Memo From Middle America | Texas Gubernatorial Candidates Tell Americans One Thing—Spanish-Speakers Another
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Both candidates in the race for Texas Governor, Republican Greg Abbott and Democrat Wendy Davis, are bowing to racial Balkanization. Both are running Spanish language ads that suggest Texas Hispanics have different collective interests than Anglos. Whoever wins the election, a critical point has been conceded: Texas is supposedly just a collection of racial tribes, rather than a real community.

A quick look at the websites of both candidates (here for Abbott and here for Davis) reveals that each has a Spanish-language parallel site (here for Abbott and here for Davis). That’s not unusual these days. But it’s already difficult enough keeping up with the lies of politicians in one language—how are we to keep up with them in two?

Wendy Davis’s Spanish-language ads appeal to the Hispanics’ sense of impending takeover. This includes her October 23 ad entitled “Our Moment”. The “our” here refers to Texas Hispanics—not Texans as a whole. The ad tells viewers that Wendy Davis is a champion of “nuestra comunidad” because she too derives from “humble roots”. Davis completes the ad by speaking in Spanish, assuring viewers that “Somos familia, y como familia, logramos mas” ("We are family, and as family, we achieve more.”)

How about Greg Abbott’s bifurcated website? The English site has a picture of Abbott aiming a firearm, with an entry beneath entitled “Protecting the 2nd Amendment”. On the Spanish side though, the title is “Creando Escuelas Mas Seguras”—“Creating Safer Schools.”

Sure enough, polling indicates that most Hispanics do support gun control—meaning that Abbott has to tell Hispanics one thing and Anglos another.

And that’s just one example.

Compare the featured videos on Abbott’s website. On the English-language side of the house, the most recent videos are

Meanwhile, on the Spanish-language side, the Abbott website features these campaign videos: Eduardo Verastegui, featured in the Sep. 17 video linked above, is an actor and producer. Verastegui is an outspoken practicing Catholic and a true social conservative, an admirable and courageous individual who practices his faith and defends his principles in the show-biz world, which is not easy.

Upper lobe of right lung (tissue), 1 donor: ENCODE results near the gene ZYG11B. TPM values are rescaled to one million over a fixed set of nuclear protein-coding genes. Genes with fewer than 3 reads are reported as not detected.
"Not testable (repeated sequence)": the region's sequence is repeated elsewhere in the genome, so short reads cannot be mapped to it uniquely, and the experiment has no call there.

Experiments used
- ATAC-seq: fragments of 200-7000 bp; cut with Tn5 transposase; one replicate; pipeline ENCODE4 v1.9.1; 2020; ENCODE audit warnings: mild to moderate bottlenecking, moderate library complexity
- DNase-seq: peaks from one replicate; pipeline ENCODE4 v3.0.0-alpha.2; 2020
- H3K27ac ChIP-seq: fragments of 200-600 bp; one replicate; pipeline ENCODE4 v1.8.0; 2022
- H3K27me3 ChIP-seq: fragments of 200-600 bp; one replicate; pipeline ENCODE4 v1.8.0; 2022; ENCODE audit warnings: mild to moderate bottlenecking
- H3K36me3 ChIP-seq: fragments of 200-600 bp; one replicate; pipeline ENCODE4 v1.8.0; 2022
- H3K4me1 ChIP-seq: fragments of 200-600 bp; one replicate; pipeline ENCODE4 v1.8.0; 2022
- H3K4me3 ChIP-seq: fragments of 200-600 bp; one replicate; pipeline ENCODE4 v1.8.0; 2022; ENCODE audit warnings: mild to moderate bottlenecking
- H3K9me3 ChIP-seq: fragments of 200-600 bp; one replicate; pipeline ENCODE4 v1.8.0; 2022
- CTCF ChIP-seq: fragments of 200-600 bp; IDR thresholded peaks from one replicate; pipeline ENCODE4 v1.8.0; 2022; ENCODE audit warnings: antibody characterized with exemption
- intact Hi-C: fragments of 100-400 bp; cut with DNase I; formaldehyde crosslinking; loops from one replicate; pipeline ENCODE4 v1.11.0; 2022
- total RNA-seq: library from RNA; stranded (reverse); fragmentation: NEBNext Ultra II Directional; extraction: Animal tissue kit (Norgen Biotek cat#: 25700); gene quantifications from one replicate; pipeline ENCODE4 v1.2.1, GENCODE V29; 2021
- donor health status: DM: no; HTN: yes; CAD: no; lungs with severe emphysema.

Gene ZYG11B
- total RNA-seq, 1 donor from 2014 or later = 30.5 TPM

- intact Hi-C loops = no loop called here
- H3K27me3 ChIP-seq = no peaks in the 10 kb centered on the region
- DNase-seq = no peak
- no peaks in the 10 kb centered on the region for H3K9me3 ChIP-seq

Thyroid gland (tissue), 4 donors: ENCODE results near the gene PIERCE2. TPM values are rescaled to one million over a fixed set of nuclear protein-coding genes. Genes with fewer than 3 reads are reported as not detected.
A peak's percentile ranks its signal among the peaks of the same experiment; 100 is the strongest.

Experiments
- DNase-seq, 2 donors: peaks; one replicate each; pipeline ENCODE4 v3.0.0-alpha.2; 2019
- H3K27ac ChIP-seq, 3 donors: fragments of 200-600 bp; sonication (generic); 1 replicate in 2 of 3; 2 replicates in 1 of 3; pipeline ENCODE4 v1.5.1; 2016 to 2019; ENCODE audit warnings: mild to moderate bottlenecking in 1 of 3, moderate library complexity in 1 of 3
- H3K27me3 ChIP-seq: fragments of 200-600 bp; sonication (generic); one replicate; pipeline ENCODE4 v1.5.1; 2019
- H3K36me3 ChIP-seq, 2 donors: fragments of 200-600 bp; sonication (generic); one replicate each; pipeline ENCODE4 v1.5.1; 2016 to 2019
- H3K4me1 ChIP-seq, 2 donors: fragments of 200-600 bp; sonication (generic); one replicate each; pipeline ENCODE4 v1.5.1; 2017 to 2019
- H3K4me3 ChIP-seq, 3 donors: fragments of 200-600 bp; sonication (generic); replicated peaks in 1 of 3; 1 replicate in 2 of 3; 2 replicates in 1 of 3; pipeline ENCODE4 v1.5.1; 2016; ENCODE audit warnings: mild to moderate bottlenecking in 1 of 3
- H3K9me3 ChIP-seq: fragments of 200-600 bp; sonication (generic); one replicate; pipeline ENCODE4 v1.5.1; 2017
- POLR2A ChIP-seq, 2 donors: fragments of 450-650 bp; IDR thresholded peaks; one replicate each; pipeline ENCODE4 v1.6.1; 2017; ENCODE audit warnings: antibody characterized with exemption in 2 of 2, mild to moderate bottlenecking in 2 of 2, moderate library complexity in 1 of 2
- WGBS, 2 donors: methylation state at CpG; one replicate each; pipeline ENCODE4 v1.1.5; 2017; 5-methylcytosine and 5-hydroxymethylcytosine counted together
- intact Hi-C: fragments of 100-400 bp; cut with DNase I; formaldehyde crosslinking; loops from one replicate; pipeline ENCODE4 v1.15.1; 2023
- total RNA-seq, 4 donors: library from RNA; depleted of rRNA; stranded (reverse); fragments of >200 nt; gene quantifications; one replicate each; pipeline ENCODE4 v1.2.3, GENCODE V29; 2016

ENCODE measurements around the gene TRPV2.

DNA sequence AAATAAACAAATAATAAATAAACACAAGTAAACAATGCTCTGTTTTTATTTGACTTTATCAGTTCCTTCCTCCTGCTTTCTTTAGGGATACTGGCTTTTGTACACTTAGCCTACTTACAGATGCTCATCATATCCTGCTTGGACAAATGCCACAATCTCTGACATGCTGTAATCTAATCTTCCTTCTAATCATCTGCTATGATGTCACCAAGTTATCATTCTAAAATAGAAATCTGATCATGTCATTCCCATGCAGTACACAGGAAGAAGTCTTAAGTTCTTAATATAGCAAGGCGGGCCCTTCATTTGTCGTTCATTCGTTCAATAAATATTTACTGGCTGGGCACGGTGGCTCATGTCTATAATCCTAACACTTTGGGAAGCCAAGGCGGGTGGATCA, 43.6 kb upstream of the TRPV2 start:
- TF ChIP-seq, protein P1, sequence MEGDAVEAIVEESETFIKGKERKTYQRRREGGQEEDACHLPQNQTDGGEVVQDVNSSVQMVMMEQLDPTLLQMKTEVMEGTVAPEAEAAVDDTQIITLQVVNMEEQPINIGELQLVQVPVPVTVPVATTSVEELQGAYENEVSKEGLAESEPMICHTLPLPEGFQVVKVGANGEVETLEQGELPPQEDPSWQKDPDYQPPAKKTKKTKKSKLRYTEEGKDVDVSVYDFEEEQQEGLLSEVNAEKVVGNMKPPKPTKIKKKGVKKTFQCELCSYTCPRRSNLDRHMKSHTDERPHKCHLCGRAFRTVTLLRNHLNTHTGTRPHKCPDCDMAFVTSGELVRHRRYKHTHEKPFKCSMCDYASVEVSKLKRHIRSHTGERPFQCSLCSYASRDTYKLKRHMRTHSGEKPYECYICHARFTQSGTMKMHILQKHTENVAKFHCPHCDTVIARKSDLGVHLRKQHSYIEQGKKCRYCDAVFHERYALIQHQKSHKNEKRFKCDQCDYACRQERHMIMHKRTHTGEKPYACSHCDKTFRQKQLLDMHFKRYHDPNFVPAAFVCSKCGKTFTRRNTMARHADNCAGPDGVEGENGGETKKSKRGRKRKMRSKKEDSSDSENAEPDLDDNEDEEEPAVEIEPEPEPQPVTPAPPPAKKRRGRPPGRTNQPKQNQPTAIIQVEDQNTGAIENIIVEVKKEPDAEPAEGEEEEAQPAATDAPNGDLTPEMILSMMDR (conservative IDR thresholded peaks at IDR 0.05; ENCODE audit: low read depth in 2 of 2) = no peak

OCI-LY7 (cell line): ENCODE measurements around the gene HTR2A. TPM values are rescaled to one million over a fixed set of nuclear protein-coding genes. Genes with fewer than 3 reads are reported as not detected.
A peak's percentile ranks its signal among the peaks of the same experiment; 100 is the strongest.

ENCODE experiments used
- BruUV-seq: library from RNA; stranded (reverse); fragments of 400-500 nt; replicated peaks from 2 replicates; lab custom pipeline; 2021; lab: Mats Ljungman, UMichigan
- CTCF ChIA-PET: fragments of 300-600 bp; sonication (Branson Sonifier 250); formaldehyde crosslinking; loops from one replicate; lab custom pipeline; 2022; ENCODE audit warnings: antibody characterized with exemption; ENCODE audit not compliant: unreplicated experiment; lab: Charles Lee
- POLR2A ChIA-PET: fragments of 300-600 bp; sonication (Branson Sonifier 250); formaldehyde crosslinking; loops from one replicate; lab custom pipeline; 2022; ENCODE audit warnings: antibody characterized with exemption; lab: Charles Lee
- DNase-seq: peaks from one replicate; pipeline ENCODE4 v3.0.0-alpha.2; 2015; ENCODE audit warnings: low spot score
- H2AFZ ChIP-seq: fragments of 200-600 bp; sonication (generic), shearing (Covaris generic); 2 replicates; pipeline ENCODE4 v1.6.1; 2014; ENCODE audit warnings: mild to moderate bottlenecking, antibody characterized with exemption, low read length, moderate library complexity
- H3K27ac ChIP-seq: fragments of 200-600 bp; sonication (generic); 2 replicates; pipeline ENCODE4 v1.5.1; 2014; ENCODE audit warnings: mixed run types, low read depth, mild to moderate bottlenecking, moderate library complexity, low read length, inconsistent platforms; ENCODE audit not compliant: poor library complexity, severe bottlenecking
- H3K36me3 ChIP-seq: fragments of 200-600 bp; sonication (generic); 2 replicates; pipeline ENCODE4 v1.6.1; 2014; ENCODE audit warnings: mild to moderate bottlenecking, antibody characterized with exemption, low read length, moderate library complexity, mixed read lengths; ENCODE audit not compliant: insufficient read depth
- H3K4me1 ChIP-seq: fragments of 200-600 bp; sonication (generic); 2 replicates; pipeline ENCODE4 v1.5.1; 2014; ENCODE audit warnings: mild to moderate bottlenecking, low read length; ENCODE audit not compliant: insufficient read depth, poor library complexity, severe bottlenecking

On the other hand, Verastegui is a Mexican-born dual citizen, a part of the growing transnational Hispanic identity that endangers the Historic American Nation. In the video, Verastegui speaks of “nuestras comunidades”—“our communities”—which must mean “Hispanic communities.”

And how about the “Greg Abbot Will Secure the Border” English-language video? Why isn’t that featured on the Spanish side? It’s as if Abbott wants to promote border control and gun rights to the Anglos and jobs, education and “values” to the Hispanics.

As for celebrity supporters, Abbot has Chuck Norris for the Anglos and Eduardo Verastegui for the Hispanics.

This isn’t new. Way back in 2002, I wrote “Nuestra Gente” And The National Question In Texas. Democratic gubernatorial candidate Tony Sanchez presented himself as a conservative Texan in English–language ads and as a Chicano activist in Spanish-language ads.

Abbott isn’t some bumbling conservative who has no idea how to talk to nonwhites. His wife is Mexican-American, the granddaughter of immigrants. If Abbott wins, Mrs. Abbott would be Texas’ first Hispanic First Lady. (This hasn’t stopped Davis from idiotically questioning if Abbott wants to ban interracial marriage.)

So if even Abbott seems unable to keep a consistent message when it comes to both Hispanics and Anglos, it bodes ill for the unity of the state and of the country.

Some might argue, “Well, so what, this is politics,” and so it is. But our common civic language has been a valuable asset for centuries. English is the language our country was founded upon in the 1600s. It’s the language of our Constitution, our laws and our political discourse. Why should we let its importance be eroded by the political use of Spanish?

Indeed, some justifications being offered imply that Texas simply needs to get used to no longer being part of the English-speaking world. "The future of Texas politics is so clearly Hispanic that both parties are looking in that direction," says Harvey Kronberg, editor of the Quorum Report. [Investigation breaks down TV ads in Texas 2014 elections, by Mark Wiggins, KVUE, September 25, 2014]

So when did Texans vote to become part of Mexico?

Look at it this way: If present trends continue the problem will correct itself-—they’ll eventually discontinue English-language ads in Texas.

I speak Spanish. I teach it in school. If I wanted to, I could profit off the use of Spanish in political campaigns—it’s a big business.

But it’s not right. Linguistic segregation is dividing our country and dispossessing the historic American nation.

This massive demographic transformation serves the interests of elite Hispanic “leaders,” cheap-labor plutocrats, and political opportunists.

But what about the rest of us? Do we have any say in the matter?

And if the Republican Party continues to support this transformation, does it make any sense for the Historic American Nation to continue voting for it?

American citizen Allan Wall (email him) moved back to the U.S.A. in 2008 after many years residing in Mexico. Allan's wife is Mexican, and their two sons are bilingual.  In 2005, Allan served a tour of duty in Iraq with the Texas Army National Guard. His VDARE.COM articles are archived here; his articles are archived here ; his News With Views columns are archived here; and his website is here.

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